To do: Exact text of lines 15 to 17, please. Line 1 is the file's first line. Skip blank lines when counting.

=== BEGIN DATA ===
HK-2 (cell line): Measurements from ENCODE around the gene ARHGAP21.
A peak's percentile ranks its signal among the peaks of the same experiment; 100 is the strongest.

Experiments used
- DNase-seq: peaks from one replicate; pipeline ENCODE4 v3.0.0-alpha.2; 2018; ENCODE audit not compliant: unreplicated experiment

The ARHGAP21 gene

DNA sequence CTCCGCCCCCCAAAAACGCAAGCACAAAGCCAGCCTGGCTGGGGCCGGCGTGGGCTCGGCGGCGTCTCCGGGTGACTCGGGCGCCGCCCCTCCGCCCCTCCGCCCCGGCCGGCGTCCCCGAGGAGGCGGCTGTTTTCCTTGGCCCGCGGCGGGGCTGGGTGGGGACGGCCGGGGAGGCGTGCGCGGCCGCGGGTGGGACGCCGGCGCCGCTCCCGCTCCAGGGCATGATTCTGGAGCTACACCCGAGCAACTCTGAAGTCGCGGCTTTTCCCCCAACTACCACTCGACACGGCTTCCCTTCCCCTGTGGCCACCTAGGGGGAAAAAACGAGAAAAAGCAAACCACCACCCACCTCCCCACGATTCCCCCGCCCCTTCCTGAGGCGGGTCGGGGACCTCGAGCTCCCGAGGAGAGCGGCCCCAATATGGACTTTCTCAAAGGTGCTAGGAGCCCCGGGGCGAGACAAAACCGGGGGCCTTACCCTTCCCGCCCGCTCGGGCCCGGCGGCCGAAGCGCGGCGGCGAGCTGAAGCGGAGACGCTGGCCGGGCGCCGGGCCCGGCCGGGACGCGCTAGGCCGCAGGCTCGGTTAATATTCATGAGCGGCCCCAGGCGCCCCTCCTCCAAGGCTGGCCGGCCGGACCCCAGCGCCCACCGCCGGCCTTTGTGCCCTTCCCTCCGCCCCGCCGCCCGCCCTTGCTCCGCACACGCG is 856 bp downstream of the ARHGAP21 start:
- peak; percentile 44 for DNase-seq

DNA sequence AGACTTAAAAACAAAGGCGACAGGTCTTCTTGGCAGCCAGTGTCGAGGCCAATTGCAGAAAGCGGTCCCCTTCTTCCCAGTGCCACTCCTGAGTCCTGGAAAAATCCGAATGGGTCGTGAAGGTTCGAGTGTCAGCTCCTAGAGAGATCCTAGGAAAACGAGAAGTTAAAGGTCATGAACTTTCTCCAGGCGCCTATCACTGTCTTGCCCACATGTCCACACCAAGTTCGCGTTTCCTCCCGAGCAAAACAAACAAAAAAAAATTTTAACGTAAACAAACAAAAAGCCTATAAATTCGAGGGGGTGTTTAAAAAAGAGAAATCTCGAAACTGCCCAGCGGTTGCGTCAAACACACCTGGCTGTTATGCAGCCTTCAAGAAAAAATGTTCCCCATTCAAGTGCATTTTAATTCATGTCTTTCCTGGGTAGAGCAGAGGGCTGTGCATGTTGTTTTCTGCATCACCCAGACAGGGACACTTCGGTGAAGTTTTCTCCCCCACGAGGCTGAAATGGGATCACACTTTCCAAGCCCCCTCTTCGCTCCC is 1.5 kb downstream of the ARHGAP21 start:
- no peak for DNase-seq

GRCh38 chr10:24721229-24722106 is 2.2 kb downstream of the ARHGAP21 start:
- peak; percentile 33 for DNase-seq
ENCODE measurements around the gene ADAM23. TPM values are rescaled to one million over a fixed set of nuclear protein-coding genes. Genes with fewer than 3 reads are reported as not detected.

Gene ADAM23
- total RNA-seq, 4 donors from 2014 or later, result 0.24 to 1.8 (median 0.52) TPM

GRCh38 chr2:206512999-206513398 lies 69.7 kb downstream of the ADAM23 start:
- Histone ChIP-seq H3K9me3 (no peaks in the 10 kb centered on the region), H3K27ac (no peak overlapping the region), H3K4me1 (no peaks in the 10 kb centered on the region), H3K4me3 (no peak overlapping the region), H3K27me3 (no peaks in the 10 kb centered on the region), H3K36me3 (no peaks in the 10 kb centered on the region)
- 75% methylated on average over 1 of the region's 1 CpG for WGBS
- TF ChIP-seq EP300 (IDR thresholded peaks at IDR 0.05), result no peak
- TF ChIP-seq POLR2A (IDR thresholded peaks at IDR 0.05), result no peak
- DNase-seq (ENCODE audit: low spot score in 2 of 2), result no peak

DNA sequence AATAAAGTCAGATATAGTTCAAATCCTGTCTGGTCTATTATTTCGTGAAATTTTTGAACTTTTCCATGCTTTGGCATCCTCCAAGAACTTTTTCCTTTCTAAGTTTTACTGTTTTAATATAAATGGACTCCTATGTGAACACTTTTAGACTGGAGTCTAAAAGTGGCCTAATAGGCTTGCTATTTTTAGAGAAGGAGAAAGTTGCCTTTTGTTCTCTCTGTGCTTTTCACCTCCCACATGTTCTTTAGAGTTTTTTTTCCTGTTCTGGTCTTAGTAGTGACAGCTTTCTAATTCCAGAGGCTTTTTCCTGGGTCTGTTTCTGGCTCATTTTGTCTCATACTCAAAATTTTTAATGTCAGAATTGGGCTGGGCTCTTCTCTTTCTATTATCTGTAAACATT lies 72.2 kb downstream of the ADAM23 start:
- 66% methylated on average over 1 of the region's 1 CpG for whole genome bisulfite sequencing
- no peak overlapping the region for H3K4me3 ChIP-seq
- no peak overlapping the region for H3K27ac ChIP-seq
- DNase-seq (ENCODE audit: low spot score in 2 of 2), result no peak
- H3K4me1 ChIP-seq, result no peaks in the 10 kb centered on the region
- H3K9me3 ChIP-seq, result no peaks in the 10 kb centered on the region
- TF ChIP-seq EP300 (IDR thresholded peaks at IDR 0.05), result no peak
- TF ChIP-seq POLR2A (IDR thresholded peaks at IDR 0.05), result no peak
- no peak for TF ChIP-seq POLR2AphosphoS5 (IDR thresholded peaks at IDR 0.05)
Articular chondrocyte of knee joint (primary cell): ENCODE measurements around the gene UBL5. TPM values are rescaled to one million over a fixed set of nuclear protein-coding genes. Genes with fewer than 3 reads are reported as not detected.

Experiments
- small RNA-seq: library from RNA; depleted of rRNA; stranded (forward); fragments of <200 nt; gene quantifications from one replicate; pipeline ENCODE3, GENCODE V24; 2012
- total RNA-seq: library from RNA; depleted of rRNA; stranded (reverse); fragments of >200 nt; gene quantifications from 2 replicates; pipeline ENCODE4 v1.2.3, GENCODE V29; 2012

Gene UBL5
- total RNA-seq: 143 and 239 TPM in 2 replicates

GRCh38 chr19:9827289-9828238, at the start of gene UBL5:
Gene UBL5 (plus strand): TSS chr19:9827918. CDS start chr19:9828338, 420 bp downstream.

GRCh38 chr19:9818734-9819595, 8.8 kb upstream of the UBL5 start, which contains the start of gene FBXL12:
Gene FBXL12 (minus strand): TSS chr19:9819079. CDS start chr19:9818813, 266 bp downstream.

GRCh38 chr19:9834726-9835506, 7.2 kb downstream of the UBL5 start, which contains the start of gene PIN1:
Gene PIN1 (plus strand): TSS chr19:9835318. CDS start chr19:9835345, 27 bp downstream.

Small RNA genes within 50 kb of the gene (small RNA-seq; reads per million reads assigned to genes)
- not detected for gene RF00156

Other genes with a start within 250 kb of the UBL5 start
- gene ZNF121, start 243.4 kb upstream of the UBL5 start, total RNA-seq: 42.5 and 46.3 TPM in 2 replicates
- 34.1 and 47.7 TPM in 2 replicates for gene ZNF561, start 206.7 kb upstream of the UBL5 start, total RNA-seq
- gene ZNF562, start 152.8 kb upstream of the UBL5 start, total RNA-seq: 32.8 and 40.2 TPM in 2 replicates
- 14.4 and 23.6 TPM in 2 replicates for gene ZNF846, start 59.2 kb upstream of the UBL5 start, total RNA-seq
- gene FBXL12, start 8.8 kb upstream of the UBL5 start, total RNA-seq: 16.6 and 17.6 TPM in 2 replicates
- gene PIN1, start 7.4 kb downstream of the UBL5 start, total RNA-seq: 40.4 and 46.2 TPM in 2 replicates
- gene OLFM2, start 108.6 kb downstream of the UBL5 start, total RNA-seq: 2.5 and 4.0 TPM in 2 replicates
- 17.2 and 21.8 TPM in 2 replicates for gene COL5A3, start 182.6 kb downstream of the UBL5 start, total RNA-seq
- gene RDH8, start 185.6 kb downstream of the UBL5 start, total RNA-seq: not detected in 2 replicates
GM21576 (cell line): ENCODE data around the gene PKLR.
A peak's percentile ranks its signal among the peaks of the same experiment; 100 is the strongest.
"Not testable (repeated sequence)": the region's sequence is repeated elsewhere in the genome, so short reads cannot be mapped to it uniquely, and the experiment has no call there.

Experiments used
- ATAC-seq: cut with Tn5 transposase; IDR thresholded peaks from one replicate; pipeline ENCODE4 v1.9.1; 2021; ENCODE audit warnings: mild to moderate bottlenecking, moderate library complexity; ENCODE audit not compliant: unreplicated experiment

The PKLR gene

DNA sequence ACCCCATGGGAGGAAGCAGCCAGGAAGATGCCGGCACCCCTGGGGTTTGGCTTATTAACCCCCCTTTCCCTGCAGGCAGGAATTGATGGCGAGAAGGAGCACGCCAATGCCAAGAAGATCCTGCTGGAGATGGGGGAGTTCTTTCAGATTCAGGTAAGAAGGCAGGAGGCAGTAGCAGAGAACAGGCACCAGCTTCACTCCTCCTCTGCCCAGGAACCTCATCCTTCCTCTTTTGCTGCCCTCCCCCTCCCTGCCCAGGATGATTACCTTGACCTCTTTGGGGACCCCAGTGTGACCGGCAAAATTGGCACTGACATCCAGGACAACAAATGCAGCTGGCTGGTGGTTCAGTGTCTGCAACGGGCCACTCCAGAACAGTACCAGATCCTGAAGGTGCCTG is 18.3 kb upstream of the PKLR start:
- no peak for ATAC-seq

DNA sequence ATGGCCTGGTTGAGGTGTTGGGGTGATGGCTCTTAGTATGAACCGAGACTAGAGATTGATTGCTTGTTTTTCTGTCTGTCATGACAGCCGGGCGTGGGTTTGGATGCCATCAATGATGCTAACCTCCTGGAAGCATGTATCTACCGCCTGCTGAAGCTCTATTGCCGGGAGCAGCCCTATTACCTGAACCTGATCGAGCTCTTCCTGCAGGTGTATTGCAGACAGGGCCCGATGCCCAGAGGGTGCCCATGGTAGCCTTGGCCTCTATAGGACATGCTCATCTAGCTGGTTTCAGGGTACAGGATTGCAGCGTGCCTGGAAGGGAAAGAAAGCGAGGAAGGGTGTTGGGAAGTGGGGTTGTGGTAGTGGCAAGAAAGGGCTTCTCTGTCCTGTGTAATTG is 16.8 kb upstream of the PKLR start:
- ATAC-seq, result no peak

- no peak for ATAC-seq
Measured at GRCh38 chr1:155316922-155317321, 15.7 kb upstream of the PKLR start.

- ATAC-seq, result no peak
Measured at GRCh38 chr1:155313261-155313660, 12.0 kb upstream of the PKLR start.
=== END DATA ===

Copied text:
GRCh38 chr2:206512999-206513398 lies 69.7 kb downstream of the ADAM23 start:
- Histone ChIP-seq H3K9me3 (no peaks in the 10 kb centered on the region), H3K27ac (no peak overlapping the region), H3K4me1 (no peaks in the 10 kb centered on the region), H3K4me3 (no peak overlapping the region), H3K27me3 (no peaks in the 10 kb centered on the region), H3K36me3 (no peaks in the 10 kb centered on the region)
- 75% methylated on average over 1 of the region's 1 CpG for WGBS